What about a practice that tends toward the anarchistic, promulgated from a decidedly Marxist-Leninist theory? Last column I discussed the situation of Rojava in Syrian Kurdistan now, and of Chiapas in Mexico for the past twenty years. In the former, the stridently Leninist PKK/HPG-PYG/YPG have adopted anarchistic communalism and democratic confederalism around which to organize Kurdistan society in liberated territories. In the latter, the post-Maoist EZLN has translated Mayan democratic traditions into “mandar obedeciendo,” the notion of commanding by obeying, which conflates nicely with Mao’s own dictum to “go to the people, learn from the people.” The EZLN further praises Mayan communalism and mutual aid, yet it also fetishizes indigenismo while ignoring capitalist property and social relations and remaining a full-blown, hierarchically organized army. Despite such profound contradictions the EZLN was touted as anti-authoritarian and libertarian by anarchists and left communists the world over when they first emerged from the jungles of Chiapas in 1994. Rojava received a far more critical reception from the left of the Left when it emerged out of the Syrian civil war in 2014. That’s because of the PKK et al’s tortuous authoritarian history and orthodox Leninist party/military structure, which puts the accent on nationalism in national liberation struggles and in no way challenges capitalism, even as it pays lip service to Bookchin’s libertarian municipalism and calls for the decentralized cantonization of any future Kurdistan. Further, the EZLN’s Chiapas is far more media savvy and social democratic, even liberal, as compared to the PKK’s Rojava. Rather than a variation on my rule then, this is the case of a strict Leninist core practice and rigorous hierarchical political/military command structures allowing for some libertarian wiggle room in the greater society in question.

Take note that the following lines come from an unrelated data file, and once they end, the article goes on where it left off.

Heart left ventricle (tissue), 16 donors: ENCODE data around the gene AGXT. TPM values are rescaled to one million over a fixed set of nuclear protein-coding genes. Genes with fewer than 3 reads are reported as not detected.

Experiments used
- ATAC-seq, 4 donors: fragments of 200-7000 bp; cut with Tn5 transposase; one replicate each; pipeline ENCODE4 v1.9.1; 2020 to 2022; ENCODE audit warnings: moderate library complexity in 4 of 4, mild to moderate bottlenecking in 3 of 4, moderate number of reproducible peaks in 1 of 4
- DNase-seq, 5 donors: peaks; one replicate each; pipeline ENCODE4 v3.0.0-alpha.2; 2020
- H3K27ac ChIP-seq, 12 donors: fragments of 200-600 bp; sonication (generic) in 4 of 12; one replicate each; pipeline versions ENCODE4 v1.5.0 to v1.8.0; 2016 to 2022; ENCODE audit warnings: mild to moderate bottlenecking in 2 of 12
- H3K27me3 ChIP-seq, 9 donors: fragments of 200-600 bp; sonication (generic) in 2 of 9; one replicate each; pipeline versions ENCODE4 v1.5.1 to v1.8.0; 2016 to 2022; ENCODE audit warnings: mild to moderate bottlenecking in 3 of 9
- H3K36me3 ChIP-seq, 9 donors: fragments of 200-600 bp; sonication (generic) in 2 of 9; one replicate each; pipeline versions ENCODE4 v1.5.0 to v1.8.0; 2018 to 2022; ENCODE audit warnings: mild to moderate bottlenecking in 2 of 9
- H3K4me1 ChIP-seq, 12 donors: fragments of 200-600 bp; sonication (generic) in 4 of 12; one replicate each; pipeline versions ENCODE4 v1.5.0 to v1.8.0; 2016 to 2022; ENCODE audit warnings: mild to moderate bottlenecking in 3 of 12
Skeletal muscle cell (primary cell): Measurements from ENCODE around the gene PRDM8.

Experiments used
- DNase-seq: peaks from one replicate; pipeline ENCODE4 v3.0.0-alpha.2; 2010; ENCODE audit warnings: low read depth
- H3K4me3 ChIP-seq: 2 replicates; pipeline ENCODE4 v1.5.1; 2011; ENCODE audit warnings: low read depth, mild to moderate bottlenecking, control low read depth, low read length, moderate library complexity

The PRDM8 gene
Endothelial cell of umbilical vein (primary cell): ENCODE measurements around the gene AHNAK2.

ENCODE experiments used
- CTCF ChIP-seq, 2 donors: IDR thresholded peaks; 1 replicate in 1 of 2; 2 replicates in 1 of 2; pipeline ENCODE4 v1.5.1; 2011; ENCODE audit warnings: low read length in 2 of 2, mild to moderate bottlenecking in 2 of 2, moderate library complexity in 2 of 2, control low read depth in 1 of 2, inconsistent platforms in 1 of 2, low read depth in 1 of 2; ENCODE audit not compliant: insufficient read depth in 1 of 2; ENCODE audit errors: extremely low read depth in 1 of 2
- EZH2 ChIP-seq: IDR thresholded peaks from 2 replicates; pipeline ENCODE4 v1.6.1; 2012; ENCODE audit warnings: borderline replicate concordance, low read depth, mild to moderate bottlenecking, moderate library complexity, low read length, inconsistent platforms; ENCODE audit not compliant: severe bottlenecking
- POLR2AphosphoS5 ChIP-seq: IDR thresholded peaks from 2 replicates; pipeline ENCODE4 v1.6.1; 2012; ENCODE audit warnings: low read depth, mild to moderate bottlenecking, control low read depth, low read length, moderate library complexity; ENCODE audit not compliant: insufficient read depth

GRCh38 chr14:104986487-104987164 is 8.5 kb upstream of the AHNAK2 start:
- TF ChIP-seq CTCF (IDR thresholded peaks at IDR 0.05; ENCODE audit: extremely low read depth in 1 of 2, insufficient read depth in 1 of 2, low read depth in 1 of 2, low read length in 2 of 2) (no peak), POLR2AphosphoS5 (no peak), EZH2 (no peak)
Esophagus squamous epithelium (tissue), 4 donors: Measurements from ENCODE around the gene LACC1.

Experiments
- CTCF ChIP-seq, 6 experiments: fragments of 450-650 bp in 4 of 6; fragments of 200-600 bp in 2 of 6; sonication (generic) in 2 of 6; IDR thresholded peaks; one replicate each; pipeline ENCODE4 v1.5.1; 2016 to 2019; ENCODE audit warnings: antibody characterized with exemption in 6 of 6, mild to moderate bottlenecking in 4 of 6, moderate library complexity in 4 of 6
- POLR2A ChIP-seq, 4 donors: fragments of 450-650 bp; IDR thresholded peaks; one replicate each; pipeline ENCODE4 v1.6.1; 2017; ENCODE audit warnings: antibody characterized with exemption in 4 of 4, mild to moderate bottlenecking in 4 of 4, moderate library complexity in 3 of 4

But what about the idea that aboriginal hunter-gatherer societies, if not tacitly anarchist, were plainly anarchic? “According to this myth, prior to the advent of civilization no one ever had to work, people just plucked their food from the trees and popped it into their mouths and spent the rest of their time playing ring-around-the-rosie with the flower children. Men and women were equal, there was no disease, no competition, no racism, sexism or homophobia, people lived in harmony with the animals and all was love, sharing and cooperation.” So writes the so-called unibomber Ted Kaczynski in his essay “The Truth About Primitive Life: A Critique of Anarchoprimitivism.” Kaczynski then cogently demolishes this myth point by point using anarcho-primitivist and classical anthropological sources. Primitive societies were not examples of anarchism so much as they were of anarchy. The radical decentralization and technological simplicity of aboriginal societies allowed the evils of hierarchy, warfare, competition—if and when they arose—to be contained by scaling them down until they did minimal damage. A primitive tribe might very well be peaceful, communal, and egalitarian, but if not, the fact that a warlike, competitive, hierarchical aboriginal tribe was relatively small and confined to a compact territory meant that any harm done by them would be severely limited. The anarchy of paleolithic hunter-gatherer societies was not conscious anarchism by any stretch of the imagination. As such, something as simple as the proliferation of agriculture which ushered in the neolithic age rapidly subverted paleolithic anarchy by allowing agricultural surpluses to accumulate, upon which state structures and class societies were then eventually organized.